Qualitative research on child protection practice and child sexual exploitation
Over the past year, three graduate students from my applied research course (Ellen Calhoun, Melissa Geoffroy and Dominique Gutierrez) designed a qualitative research project to learn more about the experiences of child protection workers engaged in case management work with girls who have been sexually exploited. Sexual exploitation is often referred to as prostitution. This group of women were drawn to this research question as a result of their case practice with girls and boys who had been/were still “in the life.”
After completing their project successfully for their course, I joined the team in order to assist with the re-assessment of the data. We have partnered in developing their final paper for my course in to two manuscripts for (hopeful) publication.
Short abstract: Sexual exploitation among adolescent girls is increasingly prevalent in child protection work. Identifying and working with victims of sexual exploitation is a significant challenge for child protection services (CPS) workers. Little is known, however, about how CPS workers understand this population and how this work impacts their personal and professional lives. Utilizing an exploratory, qualitative approach, interviews were conducted with a purposive sample of fifteen CPS workers in an urban New England city. Policy and practice implications relate to the need for clinical supervision, self-care encouragement and the development of CPS practice models that are strengths-based and trauma-informed.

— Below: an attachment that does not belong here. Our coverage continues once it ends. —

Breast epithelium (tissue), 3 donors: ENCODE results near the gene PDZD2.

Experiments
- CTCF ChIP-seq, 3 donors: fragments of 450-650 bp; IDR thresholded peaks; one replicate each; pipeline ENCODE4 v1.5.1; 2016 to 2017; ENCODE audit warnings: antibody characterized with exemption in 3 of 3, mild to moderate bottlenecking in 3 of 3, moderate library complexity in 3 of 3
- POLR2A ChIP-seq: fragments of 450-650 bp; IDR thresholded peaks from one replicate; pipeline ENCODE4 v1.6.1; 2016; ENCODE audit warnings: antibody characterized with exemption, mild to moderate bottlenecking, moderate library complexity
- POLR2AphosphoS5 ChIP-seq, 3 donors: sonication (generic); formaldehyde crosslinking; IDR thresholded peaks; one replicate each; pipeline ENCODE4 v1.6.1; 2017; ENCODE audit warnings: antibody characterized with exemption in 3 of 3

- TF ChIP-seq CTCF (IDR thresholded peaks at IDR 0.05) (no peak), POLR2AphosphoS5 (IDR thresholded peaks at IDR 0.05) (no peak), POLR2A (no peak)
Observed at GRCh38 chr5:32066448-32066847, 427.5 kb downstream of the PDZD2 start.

Findings from this study will be presented on October 2, 2009 at the 6th Annual Conference on Prostitution, Sex Work and Human Trafficking.